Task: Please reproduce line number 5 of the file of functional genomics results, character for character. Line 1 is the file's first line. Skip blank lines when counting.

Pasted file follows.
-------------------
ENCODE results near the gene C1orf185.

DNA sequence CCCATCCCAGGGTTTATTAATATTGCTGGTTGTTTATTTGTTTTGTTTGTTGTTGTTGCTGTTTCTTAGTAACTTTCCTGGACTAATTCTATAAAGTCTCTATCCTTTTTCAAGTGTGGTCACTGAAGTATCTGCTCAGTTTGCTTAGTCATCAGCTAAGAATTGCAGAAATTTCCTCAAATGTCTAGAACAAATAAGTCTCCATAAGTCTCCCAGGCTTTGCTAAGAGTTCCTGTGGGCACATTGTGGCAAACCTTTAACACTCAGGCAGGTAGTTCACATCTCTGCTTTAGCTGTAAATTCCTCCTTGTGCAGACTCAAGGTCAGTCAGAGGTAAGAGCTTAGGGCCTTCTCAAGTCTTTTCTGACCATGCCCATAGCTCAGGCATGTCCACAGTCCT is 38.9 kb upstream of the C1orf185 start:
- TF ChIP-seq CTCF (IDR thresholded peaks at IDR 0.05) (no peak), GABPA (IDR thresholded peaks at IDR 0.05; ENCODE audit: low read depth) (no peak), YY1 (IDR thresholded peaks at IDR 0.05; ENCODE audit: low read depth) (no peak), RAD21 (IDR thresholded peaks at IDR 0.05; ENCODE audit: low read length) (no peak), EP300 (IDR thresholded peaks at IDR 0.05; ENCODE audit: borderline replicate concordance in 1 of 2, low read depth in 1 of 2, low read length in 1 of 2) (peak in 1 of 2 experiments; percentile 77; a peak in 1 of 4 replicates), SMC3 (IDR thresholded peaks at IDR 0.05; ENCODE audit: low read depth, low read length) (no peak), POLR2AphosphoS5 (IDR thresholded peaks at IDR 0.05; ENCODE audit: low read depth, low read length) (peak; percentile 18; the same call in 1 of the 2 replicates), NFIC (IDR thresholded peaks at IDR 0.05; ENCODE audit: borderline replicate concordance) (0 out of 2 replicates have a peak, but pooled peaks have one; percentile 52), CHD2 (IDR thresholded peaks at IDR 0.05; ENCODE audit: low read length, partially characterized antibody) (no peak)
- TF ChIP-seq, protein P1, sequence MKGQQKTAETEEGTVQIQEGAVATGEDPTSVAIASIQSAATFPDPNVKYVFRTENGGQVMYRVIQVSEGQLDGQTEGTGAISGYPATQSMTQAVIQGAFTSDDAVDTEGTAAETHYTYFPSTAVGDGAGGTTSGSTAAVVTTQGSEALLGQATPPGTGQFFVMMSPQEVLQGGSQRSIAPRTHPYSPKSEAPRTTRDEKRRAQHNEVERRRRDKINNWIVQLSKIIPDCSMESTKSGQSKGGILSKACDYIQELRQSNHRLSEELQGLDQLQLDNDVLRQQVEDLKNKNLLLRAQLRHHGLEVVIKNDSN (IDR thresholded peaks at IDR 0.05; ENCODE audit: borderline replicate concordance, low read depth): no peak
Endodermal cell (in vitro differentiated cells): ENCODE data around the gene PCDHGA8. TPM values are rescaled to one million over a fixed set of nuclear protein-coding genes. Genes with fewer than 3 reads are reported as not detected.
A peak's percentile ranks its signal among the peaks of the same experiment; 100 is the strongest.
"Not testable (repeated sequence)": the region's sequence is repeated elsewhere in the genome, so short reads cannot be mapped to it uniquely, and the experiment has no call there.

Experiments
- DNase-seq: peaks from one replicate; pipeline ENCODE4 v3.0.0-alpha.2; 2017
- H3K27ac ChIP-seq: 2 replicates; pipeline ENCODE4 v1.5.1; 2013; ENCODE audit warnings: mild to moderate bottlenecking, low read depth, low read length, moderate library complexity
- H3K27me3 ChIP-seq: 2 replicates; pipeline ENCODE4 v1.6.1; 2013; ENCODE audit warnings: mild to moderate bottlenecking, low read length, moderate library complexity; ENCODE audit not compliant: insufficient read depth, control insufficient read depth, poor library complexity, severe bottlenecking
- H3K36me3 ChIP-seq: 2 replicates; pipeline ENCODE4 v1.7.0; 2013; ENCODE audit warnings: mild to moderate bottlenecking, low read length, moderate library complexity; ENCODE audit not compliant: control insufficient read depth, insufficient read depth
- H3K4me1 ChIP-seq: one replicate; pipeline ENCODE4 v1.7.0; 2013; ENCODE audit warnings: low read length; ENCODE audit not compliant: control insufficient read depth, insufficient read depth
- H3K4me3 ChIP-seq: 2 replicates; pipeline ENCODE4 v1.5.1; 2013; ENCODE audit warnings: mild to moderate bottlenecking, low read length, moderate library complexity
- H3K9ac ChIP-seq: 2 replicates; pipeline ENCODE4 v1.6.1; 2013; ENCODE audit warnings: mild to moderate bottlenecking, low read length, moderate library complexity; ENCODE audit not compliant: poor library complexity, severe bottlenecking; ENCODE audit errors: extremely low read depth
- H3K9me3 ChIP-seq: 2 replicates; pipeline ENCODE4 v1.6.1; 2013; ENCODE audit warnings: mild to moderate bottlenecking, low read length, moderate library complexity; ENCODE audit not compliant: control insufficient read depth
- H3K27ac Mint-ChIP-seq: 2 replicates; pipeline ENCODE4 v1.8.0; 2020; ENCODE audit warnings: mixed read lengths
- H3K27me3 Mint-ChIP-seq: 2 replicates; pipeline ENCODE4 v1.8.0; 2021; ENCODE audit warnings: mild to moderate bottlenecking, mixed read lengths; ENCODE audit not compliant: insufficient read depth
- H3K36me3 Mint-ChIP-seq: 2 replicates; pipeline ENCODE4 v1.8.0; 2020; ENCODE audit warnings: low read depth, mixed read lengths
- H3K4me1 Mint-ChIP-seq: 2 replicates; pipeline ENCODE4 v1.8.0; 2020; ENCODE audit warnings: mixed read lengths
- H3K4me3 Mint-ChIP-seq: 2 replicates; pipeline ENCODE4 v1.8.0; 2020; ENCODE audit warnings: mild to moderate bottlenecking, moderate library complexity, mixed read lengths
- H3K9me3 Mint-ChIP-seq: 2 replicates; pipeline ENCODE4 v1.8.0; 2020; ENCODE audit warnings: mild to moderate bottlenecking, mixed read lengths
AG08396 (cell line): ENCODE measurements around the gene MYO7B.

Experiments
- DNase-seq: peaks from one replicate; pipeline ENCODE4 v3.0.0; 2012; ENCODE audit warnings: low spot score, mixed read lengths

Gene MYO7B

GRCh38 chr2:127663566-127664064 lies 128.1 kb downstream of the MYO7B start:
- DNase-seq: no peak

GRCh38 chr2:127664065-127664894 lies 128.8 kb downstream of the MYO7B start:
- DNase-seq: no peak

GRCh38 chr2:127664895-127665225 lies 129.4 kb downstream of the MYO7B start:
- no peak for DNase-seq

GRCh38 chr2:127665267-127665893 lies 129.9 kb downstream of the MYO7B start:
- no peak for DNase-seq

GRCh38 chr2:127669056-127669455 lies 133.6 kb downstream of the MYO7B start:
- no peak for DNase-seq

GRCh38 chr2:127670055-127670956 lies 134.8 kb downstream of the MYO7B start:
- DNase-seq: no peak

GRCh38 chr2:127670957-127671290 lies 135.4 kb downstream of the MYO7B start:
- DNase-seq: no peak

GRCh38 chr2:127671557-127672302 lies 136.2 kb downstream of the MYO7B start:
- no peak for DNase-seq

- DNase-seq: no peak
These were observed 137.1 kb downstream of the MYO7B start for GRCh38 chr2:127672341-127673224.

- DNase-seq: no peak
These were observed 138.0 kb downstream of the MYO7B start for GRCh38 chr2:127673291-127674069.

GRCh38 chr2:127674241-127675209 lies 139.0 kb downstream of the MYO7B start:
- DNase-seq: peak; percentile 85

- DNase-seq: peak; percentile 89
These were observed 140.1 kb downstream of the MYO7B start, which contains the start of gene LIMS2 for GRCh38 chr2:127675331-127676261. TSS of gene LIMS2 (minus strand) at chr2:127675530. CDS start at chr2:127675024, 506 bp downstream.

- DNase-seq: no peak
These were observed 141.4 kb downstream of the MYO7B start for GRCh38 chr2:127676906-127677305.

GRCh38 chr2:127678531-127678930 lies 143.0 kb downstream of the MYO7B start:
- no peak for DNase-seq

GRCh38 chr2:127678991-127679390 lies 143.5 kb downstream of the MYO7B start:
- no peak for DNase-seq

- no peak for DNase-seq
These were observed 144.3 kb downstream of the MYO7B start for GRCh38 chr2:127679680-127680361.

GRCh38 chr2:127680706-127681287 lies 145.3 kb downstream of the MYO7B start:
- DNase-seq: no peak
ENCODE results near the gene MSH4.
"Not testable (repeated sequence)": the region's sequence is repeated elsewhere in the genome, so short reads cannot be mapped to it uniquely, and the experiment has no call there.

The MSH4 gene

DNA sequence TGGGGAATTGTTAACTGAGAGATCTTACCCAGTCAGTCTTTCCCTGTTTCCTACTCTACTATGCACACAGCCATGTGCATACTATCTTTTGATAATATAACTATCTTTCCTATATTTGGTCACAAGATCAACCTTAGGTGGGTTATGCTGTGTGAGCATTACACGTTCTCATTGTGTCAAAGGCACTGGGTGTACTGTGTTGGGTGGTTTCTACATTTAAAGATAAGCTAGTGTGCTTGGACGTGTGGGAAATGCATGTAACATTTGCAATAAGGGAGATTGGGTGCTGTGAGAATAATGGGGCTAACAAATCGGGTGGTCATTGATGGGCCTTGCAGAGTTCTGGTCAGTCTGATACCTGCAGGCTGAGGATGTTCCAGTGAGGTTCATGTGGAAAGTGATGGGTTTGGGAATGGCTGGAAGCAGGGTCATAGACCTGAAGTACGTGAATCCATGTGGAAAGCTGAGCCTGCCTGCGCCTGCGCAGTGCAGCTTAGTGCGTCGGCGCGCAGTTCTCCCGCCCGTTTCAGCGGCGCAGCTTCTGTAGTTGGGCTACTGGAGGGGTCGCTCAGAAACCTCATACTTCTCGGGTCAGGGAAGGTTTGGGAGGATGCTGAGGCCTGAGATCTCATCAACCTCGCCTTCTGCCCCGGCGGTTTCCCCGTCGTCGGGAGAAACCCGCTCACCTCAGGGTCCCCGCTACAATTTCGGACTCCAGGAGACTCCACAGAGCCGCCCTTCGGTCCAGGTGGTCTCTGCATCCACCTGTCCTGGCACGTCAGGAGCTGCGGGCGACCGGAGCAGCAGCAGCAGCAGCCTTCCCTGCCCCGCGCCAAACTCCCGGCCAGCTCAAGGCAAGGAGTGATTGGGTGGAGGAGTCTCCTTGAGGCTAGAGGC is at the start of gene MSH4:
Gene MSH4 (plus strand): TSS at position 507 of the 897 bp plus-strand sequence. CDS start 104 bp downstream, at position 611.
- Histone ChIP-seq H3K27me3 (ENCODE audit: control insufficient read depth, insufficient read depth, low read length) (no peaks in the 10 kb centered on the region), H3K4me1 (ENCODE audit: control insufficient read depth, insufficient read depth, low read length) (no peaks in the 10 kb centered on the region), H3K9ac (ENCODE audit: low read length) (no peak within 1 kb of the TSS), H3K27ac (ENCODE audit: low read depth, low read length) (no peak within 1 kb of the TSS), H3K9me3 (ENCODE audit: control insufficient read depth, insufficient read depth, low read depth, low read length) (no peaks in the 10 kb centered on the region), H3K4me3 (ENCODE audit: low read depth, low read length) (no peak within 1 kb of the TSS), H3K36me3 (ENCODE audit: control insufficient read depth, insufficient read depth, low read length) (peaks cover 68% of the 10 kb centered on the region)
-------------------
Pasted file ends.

Endodermal cell (in vitro differentiated cells): ENCODE data around the gene PCDHGA8. TPM values are rescaled to one million over a fixed set of nuclear protein-coding genes. Genes with fewer than 3 reads are reported as not detected.